Rounding out the Greenbelt’s famous swimming holes is Campell’s Hole. This one is located in the section of the Greenbelt closer to Zilker Park. To quickly access Campbell’s Hole, walk the half-mile along the Greenbelt from the Spyglass Trailhead at 1500 Spyglass Dr. For a longer hike (or to hit two swimming holes in one day), use the trail connecting Campbell’s Hole to Barton Springs Pool.
You’ve heard it before but it must be said: How fun this swimming hole is heavily depends on the amount of recent rainfall. But when the water level is right, you’ll probably be one of many Austinites enjoying the area.
9. Bob Wentz Park
Out in West Austin, Bob Wentz Park is neighbors with another spot on this list, Hippie Hollow Park. At this scenic park located on a peninsula that juts into Lake Travis, you can while away a good many hours thanks to all the different recreation options. Yes, there’s swimming, but there’s also SCUBA diving, sailing, windsurfing, and boating.
Plan to come early since there’s only limited parking here and the park is super popular on holiday weekends. To enter Bob Wentz Park, there’s a day-use fee, and make a mental note that they only take cash at the entrance booth.
10. Mansfield Dam Park
Across the water from Bob Wentz Park is Mansfield Dam Park. One of the perks of this 71-acre lakeside park is that there’s a secluded cove where you can go swimming.
Aside from being a choice place to go swimming, this park is known for having a large SCUBA diving park. What does that entail exactly? Well, there are underwater platforms and an underwater trail that brings you to interesting spots like sunken boats and historic dam construction materials. There are also campsites available for SCUBA groups.
When visiting Mansfield Dam Park, bring cash to pay the small day-use fee at the entrance booth.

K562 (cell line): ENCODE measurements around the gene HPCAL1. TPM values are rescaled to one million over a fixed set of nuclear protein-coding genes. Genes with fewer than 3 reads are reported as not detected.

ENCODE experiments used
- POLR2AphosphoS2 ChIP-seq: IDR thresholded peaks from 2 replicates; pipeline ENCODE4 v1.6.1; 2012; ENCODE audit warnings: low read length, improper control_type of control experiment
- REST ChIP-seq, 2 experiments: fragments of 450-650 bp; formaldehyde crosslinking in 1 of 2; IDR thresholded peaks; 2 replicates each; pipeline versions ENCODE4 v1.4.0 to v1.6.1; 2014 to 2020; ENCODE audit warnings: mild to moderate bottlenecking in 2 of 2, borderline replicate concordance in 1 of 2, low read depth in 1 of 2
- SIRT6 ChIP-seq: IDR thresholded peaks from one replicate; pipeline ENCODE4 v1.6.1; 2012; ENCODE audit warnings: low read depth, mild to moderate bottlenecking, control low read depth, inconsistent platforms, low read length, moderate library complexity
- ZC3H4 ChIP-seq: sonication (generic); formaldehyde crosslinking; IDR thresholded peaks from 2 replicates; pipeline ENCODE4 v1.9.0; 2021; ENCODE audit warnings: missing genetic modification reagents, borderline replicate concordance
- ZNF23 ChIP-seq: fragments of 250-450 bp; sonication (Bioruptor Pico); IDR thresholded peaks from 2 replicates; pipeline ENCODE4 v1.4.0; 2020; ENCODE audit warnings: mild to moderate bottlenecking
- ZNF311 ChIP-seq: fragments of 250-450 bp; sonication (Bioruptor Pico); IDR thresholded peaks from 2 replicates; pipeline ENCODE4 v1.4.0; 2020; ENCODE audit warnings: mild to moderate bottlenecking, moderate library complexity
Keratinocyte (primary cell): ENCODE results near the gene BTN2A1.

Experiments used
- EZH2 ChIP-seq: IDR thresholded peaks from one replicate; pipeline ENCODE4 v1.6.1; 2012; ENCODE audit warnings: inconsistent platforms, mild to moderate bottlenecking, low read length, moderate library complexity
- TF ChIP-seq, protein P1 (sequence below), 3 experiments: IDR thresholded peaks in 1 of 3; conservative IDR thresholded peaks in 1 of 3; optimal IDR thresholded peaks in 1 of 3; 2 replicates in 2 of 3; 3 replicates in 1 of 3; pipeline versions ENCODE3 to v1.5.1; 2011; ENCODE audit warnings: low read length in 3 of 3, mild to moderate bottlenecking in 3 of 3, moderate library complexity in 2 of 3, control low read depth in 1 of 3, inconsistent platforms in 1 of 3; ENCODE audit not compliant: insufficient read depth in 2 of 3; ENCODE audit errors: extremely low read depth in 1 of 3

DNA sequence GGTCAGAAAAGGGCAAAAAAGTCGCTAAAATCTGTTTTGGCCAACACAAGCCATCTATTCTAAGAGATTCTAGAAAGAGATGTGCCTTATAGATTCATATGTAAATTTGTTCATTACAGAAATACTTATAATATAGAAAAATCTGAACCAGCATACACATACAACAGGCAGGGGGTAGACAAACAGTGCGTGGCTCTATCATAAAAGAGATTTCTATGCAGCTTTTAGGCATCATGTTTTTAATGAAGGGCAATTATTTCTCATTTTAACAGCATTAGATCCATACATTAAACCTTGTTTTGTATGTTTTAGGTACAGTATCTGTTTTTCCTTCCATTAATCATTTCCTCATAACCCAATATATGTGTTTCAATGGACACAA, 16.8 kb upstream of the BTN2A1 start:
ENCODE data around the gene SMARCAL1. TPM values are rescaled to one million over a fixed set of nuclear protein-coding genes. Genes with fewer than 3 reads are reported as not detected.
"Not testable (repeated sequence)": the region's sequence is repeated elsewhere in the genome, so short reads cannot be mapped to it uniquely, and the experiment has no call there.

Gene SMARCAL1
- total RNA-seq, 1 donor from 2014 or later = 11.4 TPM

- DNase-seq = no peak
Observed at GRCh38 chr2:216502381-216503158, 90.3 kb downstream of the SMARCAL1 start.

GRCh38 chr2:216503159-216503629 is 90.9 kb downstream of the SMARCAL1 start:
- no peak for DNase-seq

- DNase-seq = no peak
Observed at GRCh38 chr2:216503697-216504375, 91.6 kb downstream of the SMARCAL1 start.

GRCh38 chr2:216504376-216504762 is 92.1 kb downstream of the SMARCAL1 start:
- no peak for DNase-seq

11. Emma Long Metropolitan Park
Located next to Lake Austin (a reservoir on the Colorado River), Emma Long Metropolitan Park is a family-friendly park with its own designated swimming area. This swimming section is roped off and bordered by two docks. There’s even a little sandy beach area too.
When you want a break from swimming, you can enjoy the park’s other amenities, including sand volleyball courts and barbecue pits. There are different entry fees for the park depending on what day you’re visiting and whether or not you’re coming by car. Emma Long Metropolitan Park is open 365 days a year.
12. West Lake Beach
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West Lake Beach, a privately owned park and marina, is also on the shores of Lake Austin, but closer to downtown. In terms of swimming, the water starts off shallow at the shoreline and then reaches about six feet deep by the pier. Quite popular with families, this area also has a volleyball court, fishing area, and horseshoe pit.
Admission to West Lake Beach is $7 for adults and $5 for children. The park is open on Saturdays and Sundays but can be open during the week too by special arrangement. Since West Lake Beach often plays host to private parties, you might want to check on the day of your intended visit that you can pop by.